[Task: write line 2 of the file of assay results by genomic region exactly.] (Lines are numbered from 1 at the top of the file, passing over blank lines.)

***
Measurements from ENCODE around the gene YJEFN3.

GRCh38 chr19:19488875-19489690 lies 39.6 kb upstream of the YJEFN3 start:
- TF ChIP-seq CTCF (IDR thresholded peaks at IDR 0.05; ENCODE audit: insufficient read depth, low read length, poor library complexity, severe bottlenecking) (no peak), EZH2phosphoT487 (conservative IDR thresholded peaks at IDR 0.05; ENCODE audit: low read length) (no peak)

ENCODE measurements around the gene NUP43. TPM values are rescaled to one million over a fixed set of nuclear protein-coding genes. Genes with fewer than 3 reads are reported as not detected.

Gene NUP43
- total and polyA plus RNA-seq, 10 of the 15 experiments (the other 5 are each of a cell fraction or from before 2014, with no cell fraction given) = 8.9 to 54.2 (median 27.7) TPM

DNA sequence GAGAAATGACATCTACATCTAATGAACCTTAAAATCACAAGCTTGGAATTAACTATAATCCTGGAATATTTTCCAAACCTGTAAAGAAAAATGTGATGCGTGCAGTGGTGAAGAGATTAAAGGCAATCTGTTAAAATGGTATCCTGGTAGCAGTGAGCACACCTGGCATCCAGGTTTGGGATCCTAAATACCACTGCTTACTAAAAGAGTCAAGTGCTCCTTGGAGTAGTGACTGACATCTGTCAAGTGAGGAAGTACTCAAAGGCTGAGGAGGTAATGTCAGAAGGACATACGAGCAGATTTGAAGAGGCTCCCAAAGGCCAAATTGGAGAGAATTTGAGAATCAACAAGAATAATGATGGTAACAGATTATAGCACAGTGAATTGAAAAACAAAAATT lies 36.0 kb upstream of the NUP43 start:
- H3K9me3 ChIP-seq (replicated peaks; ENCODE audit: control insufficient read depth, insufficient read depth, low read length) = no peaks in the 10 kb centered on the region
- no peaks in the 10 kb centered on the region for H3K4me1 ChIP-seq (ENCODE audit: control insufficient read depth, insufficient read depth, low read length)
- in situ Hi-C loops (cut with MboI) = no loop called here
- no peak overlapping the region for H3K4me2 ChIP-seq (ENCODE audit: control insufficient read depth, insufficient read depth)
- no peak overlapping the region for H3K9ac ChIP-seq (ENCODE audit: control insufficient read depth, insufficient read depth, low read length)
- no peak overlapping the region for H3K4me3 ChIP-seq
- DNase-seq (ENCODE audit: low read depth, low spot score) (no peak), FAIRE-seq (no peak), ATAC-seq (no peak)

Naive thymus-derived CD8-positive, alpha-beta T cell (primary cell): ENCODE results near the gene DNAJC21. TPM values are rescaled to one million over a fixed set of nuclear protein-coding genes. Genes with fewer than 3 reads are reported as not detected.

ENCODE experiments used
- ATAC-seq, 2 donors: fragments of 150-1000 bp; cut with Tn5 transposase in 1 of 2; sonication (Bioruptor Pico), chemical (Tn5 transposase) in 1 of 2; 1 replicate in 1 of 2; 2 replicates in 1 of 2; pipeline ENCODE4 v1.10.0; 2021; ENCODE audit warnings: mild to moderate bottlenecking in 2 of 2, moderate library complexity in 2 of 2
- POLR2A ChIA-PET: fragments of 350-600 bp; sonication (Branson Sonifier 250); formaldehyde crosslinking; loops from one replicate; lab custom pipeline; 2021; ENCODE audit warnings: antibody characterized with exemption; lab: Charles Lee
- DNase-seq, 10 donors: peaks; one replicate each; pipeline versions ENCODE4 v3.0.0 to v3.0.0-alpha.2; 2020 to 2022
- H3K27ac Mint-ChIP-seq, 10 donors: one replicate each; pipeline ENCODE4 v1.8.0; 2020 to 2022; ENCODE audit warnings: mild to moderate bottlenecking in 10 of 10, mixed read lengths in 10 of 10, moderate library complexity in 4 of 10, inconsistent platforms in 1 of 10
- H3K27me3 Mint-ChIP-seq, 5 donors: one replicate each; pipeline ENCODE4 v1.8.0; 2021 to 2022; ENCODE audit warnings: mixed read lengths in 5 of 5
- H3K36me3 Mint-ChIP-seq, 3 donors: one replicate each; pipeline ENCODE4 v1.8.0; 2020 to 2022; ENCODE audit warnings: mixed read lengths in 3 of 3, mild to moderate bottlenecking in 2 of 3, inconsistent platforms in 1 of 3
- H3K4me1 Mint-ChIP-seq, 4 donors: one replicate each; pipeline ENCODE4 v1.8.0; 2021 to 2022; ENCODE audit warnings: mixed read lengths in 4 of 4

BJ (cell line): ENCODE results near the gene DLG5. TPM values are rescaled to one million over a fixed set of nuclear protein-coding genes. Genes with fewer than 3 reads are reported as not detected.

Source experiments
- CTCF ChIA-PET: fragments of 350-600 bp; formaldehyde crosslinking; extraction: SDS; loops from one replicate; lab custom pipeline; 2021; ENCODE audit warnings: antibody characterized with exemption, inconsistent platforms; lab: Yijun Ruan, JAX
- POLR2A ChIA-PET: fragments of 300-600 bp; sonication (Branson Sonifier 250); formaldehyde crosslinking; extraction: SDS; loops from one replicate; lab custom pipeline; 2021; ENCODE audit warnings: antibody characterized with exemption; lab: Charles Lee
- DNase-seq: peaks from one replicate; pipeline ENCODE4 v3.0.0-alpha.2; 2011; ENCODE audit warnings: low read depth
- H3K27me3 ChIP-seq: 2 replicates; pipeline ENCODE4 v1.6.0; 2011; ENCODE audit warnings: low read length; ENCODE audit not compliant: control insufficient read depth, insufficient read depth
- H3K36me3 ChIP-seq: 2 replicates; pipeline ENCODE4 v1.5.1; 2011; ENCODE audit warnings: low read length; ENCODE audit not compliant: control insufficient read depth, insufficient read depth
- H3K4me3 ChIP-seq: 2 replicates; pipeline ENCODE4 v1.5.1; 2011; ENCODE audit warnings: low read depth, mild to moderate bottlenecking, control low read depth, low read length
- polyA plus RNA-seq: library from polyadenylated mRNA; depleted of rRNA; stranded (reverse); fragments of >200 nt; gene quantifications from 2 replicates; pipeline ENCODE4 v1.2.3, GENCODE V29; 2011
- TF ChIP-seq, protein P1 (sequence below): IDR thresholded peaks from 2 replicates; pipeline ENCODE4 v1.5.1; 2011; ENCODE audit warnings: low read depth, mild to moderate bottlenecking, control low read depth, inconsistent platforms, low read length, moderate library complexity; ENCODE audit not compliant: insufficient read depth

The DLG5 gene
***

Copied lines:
GRCh38 chr19:19488875-19489690 lies 39.6 kb upstream of the YJEFN3 start: